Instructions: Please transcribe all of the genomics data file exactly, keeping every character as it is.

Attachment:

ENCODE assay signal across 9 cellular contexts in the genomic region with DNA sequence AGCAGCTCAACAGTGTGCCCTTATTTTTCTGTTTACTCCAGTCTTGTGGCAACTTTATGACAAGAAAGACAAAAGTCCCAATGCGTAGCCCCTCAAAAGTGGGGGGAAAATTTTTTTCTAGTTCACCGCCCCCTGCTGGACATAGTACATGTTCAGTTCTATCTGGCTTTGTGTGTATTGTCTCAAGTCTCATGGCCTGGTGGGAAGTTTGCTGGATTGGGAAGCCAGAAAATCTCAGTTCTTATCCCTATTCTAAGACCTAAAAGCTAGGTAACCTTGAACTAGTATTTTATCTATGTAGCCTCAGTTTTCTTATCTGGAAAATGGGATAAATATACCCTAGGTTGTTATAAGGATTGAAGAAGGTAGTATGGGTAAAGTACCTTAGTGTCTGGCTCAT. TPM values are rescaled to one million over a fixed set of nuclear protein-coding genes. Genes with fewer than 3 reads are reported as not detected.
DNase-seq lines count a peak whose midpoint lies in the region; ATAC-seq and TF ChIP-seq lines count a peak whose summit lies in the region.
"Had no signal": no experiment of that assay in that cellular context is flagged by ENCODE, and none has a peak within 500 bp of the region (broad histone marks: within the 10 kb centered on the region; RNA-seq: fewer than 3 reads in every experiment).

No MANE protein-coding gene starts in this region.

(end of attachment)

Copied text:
ENCODE assay signal across 9 cellular contexts in the genomic region with DNA sequence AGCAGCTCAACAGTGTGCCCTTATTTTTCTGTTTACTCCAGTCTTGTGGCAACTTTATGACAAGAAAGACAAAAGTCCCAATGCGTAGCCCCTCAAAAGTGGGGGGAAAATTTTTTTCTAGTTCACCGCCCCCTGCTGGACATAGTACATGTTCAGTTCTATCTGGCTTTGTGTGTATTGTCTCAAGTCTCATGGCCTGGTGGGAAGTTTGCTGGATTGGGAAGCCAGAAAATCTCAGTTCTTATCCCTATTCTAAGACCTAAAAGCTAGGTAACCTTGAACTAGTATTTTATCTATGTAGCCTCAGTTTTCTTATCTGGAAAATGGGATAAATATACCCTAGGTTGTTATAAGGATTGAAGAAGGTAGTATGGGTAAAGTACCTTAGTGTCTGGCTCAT. TPM values are rescaled to one million over a fixed set of nuclear protein-coding genes. Genes with fewer than 3 reads are reported as not detected.
DNase-seq lines count a peak whose midpoint lies in the region; ATAC-seq and TF ChIP-seq lines count a peak whose summit lies in the region.
"Had no signal": no experiment of that assay in that cellular context is flagged by ENCODE, and none has a peak within 500 bp of the region (broad histone marks: within the 10 kb centered on the region; RNA-seq: fewer than 3 reads in every experiment).

No MANE protein-coding gene starts in this region.